New Brunswick

Via Rail's Maritime service is back on aging N.B. track

Passenger service returned on Aug. 11 with once-a-week service, including regular stops at stations in Moncton, Miramichi, Bathurst and Campbellton. But the train is travelling under 50 kilometres an hour on a stretch of aging track.

No date for return to full service for Montreal-Halifax route

Via Rail's Ocean line runs from Montreal to Halifax, including regular stops at four stations in New Brunswick. The Crown corporation is currently operating one train a week on the route. (Pierre Fournier/CBC)

New Brunswickers can once again travel by train to the rest of Canada, if they're willing to embark on a lengthy journey of nearly 18 hours from Moncton to Montreal.

Via Rail's Ocean line, which runs from Montreal to Halifax, was suspended for more than a year during the pandemic. 

The Ocean returned on Aug. 11 with once-a-week service, including regular stops at stations in Moncton, Miramichi, Bathurst and Campbellton.

But the train travels under 50 kilometres an hour on a stretch of aging track between Rogersville and Bathurst, according to a rail advocacy group.

Transport Action Atlantic has been pushing for federal funding to improve the route.

"Nothing's been done," said Ted Bartlett, the organization's president.

"The bottom line is it takes almost two hours longer now for the train to go from Moncton to Campbellton than it did 20 years ago."

Tracks in northern New Brunswick have faced threats of closure over the past decade, with the province providing funds to Canadian National to save sections facing imminent closure. At times, the company has issued go-slow orders for parts of its New Brunswick network.

The speed at which passenger trains can travel depends on the rail-line owner and track inspections, Via Rail said in a statement to CBC News.

"We remain committed to serving communities in Eastern Canada and our goal is — and has always been — to provide, to the best of our abilities, a service that can respond to the needs of our passengers," the Crown corporation said.

CN, the owner of the tracks, disputes the allegation the train has been forced to slow down in places. It said it continually assesses the Newcastle subdivision, which runs from Campbellton to the outskirts of Moncton.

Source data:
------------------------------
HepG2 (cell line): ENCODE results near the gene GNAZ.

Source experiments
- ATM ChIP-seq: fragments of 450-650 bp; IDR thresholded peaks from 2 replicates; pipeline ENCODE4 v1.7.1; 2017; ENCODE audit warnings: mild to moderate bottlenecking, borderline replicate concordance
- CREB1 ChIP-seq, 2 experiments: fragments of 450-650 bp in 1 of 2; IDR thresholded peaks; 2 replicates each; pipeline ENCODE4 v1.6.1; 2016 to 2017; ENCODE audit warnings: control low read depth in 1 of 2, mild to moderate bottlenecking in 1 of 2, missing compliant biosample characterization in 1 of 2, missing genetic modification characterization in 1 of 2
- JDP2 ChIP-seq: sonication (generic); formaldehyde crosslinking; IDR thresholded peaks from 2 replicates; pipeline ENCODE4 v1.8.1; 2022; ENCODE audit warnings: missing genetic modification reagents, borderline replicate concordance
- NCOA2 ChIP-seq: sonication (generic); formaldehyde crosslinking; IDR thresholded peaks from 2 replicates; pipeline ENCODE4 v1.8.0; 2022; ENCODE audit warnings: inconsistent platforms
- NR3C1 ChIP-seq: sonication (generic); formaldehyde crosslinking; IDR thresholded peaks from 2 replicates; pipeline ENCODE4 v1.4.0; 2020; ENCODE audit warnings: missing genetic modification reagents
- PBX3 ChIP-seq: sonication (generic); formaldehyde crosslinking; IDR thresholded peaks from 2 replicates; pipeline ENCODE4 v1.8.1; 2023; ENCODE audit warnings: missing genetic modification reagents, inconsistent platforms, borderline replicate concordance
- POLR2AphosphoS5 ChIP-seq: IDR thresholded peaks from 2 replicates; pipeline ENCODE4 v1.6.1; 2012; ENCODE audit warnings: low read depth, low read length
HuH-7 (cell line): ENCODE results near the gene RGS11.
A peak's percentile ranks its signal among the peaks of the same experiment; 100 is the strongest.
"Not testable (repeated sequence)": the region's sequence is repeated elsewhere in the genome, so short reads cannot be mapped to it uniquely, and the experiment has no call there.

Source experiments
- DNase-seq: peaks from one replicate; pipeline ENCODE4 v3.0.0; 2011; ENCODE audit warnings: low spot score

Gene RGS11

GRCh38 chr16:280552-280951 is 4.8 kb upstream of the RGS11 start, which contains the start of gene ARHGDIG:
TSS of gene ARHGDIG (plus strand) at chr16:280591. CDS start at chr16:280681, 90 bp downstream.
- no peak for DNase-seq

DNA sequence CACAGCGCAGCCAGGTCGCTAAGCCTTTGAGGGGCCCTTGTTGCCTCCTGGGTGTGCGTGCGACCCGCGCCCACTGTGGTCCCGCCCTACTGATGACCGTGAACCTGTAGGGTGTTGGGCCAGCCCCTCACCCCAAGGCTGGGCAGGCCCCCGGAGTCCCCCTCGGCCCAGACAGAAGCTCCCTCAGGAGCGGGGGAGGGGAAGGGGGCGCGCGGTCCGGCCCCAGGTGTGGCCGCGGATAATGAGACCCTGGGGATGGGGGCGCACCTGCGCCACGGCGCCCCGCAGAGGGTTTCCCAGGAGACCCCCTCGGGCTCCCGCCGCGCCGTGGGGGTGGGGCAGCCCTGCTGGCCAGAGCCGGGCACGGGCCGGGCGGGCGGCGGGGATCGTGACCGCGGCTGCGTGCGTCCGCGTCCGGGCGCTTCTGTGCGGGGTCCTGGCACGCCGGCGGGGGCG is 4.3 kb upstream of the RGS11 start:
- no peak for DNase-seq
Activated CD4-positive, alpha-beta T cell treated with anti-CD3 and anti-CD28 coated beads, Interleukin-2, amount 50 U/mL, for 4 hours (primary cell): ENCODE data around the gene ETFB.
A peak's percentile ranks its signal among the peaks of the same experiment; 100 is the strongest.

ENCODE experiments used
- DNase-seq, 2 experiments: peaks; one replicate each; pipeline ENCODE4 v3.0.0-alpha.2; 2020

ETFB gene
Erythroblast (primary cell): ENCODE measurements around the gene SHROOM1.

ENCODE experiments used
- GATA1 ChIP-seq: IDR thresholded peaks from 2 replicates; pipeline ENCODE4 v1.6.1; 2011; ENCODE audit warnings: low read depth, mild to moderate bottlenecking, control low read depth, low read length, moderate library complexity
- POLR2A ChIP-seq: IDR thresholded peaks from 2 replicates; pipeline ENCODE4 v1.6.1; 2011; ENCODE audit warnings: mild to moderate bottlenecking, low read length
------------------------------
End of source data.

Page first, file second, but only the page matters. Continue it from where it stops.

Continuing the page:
"This subdivision is safe and frequently inspected and there are no speed restrictions," spokesperson Mathieu Gaudreault wrote in an email.  

No turnaround loop

The condition of the rail line is not the only challenge slowing down the Ocean line.

After arriving in Halifax, the train would normally turn around before beginning the return trip to Montreal. But Via Rail lost access to a turnaround route after land was reclaimed by the city's port in November 2020. 

That means the train has to return to Moncton in reverse.

Bartlett said reversing the route is creating operational issues for the line's aging fleet and resulting in additional delays. It can no longer use panoramic rail cars, which are designed to travel in one direction.

"It effectively is running backwards to Montreal, which means many of the passengers are running rearwards — which is not the way passengers normally like to travel," he said.

Travelling the entire line from Halifax to Montreal takes about 20 hours — when it runs on time.

Via Rail said it is now using a hybrid train with two locomotives allowing for back-to-back operations. It also said it plans to work on modernizing and refurbishing 71 train cars on regional and long-distance routes, which include the Ocean line.

Reduced schedule

Via Rail said in July it planned to resume progressively with one weekly round trip. The Crown corporation has yet to announce an official date for the return of full service, or three trains per week.

The Ocean operated six times a week until its schedule was cut in half in 2012.

Bartlett said demand for the current once-a-week train has been strong since the service returned to New Brunswick. 

"I was just amazed by the number of people waiting to board, it was a peak Christmas season type crowd," he said in an interview.

Campbellton Mayor Ian Comeau said the service is well used by residents in the region, ranging from students travelling to Halifax for university, to seniors going to Moncton for medical appointments. He said slow speeds and service reductions are concerning, especially after hearing promises of funding to improve the tracks.

"I remember being on council back and then and we applauded that move," he said. "But here we are 2021 and nothing has been done."

The Campbellton station draws additional passengers as a hub for the Gaspé coast. A shuttle bus from the station transports passengers to destinations in the Quebec region.

Comeau said the reduced schedule is discouraging and he hopes it doesn't get pushed back again.

"It's our way of transportation for a lot of people," he said.


Alexandre Silberman

Video Journalist

Alexandre Silberman is a video journalist with CBC New Brunswick based in Moncton. He has previously worked at CBC Fredericton, Power & Politics, and Marketplace. You can reach him by email at:


To encourage thoughtful and respectful conversations, first and last names will appear with each submission to CBC/Radio-Canada's online communities (except in children and youth-oriented communities). Pseudonyms will no longer be permitted.

By submitting a comment, you accept that CBC has the right to reproduce and publish that comment in whole or in part, in any manner CBC chooses. Please note that CBC does not endorse the opinions expressed in comments. Comments on this story are moderated according to our Submission Guidelines. Comments are welcome while open. We reserve the right to close comments at any time.

Become a CBC Member

Join the conversation  Create account

Already have an account?